7. My husband and I really struggled for a while with wasting food, especially produce. Now if it’s been a while since I purchased the food, I have a freezer meal day where I find recipes that use the ingredients that are going to be going to waste soon, and I make a bunch of meals that can be stored in the freezer for our lunches or nights that neither of us want to cook. I also freeze fruits that we haven’t eaten yet and make smoothies for myself and my girls every morning.

  8. Love this. I’m a big fan of buying local beef and freezing it and supporting my local CSA!

  9. This was a fantastic post, I really liked your ideas. I just moved into a new apartment and there is a farmer’s market just a block down the street every Saturday and I’ve been hesitant to check it out, but this will give me the push I need to do that. I also already got a hold of that storage list of yours, and that will be a handy tool as well. Long live eating fresh, whole foods.

    • Take some cash, a couple reusable bags and your curiosity! The first few times I went I watched people who looked like they knew what they were doing and asked vendors questions when I was unsure about something. 9 times out of 10 they were more than willing to explain/help as long as I needed. Hope you enjoy yours.

  10. My husband and I are just starting our debt snowball, so we’ve really been searching for ways to cut our spending. Groceries are a major hit for us; for a household of two, our monthly grocery budget was embarrassing. I’ve started a meal-planning system. I plan out our meals for the week, often trying to use up items that have been in the pantry for a while but are still good (like that bag of jasmine rice or can of white kidney beans). Then I write the grocery list based on what I need to purchase for those meals, add in food for lunches and breakfast (oatmeal, eggs, bacon, bread, cheese, etc.); milk, tea, and juice; any staples like flour, sugar, or peanut butter; and add in items for snacks–in our case, we eat a lot of baby carrots, apples, almonds, and string cheese. We’re still trying to cut down our list, but meal-planning has saved us a lot of money because we’re not buying broccoli and green beans and kale and then throwing things away. That kind of waste not only costs money, but also is far from the green, sustainable lifestyle I want to live. I’m going to check out your list and try integrating something like that so that I can be even more efficient.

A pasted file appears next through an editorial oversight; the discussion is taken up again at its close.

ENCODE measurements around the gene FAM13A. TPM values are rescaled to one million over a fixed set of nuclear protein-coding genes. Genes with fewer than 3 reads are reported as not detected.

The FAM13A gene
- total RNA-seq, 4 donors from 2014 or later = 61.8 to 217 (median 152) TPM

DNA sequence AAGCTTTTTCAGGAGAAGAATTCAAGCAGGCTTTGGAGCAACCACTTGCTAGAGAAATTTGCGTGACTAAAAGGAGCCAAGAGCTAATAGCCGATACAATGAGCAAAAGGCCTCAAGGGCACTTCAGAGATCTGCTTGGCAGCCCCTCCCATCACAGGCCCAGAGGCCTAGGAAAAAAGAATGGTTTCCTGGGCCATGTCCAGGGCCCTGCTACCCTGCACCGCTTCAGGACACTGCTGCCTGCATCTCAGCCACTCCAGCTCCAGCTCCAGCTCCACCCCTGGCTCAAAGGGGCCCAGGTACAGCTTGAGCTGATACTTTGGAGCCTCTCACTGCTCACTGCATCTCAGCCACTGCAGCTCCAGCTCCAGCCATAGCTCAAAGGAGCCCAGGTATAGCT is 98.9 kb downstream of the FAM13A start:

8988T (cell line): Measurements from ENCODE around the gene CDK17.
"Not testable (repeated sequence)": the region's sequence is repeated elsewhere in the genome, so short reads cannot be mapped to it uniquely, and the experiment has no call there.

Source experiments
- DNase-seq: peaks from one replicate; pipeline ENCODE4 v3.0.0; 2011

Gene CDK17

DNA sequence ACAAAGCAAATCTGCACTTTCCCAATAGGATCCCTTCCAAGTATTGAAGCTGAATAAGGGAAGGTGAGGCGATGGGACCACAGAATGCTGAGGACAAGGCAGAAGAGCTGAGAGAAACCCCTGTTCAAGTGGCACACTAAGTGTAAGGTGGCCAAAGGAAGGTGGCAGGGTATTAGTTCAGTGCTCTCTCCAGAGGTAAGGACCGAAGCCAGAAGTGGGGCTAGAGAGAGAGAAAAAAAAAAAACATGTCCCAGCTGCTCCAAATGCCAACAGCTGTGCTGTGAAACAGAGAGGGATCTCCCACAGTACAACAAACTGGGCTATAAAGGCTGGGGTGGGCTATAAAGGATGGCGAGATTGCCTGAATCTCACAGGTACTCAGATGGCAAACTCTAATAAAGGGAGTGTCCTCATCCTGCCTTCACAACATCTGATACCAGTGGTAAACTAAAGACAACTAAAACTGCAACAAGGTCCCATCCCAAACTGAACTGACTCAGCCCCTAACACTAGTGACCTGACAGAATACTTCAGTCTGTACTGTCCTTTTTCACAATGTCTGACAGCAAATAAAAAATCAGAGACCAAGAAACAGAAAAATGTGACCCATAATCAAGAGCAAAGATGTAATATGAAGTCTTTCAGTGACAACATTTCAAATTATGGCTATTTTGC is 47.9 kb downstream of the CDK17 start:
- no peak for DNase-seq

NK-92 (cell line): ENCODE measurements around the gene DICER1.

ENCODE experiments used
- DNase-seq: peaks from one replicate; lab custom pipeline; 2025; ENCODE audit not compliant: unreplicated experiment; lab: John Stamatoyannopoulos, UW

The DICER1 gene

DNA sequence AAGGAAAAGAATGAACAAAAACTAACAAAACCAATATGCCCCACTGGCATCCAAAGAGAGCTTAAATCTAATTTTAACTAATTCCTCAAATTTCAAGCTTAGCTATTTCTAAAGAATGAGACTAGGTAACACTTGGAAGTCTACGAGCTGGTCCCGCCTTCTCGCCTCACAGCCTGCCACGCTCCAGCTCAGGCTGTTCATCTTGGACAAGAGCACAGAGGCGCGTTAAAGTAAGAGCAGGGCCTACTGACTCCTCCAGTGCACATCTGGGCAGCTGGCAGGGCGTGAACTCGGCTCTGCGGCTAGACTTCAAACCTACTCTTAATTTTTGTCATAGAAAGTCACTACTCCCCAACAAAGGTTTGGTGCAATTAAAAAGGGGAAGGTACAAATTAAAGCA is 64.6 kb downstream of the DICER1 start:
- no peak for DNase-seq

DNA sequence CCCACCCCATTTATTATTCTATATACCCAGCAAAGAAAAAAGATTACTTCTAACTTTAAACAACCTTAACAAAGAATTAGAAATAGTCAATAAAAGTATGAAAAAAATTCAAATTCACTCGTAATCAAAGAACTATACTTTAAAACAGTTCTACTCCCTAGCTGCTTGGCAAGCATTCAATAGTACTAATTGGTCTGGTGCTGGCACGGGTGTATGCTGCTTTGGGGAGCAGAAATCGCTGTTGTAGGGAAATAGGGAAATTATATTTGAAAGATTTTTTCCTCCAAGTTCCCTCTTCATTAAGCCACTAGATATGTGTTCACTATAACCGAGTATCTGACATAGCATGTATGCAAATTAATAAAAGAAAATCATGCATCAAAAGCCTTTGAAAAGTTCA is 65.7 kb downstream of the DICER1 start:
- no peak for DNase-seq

You raise a great point about farmers markets. I would also point out that a lot of produce freezes well, so you can still eat local in winter–blueberries and green beans both come to mind as foods that can be frozen easily. You can also buy big bags of herbs like basil and dehydrate them at home. Thanks, Jacqueline!

    • Great tips, Denise. I freeze a lot of meals and ripe fruit but not many vegetables. Any tips on freezing vegetables for those interested in getting started (e.g. a list of which vegetables freeze best and how to do it well)?

  11. I will try to use your advice and elimaite my food waste to save some money.

  12. Learning how to reuse/revamp leftovers and how to freeze foods that have a short lifespan can also save you tons of money. Freeze strawberries or raspberries before they rot, you can use them straight away in a smoothie or make pies and jams later on. Roast chicken leftover can become a chicken sandwich, wrap, salad and even soup, you won’t feel that you’re eating the same thing over and over again!

  13. I am going to have to try this one out as we still throw out food even though we only make 2 meals per week and eat off the left overs. We still throw out many of our fruits and veggies, and I hate doing that. Thanks for the tip!

    • The trick is finding what works for your household. Sounds like you’re “on it” in terms of finding what’ll work for you. I have no doubt you’ll get to the point where you’re not throwing food out real soon.

  14. My wife and I’s main tip would be to buy in bulk some of your staple items at places like Sam’s Club or Costco. Make sure you get items that have a long shelve life though so they don’t go bad. We like to buy oatmeal, rice, olive oil, granola bars, ketchup and even the 20lb bags of frozen chicken. Not everything is cheaper there so you have to watch out.

  15. The benchmark was run on a pertty old MacBook Pro 2.2Ghz core duo with 4 gigs of ram running Debian Lenny.I will look at the memory consumption in the upcoming cross-language benchmark.Concerning your other ‘requests’, a qualitative comparison of documentation is really hard, I have been focussing mainly on the framework acting as some sort of Comet / Websocket and in that situation I don’t think SSL support is an issue as i imagine that in a production setting these daemons would be sitting behind a proxy anyway.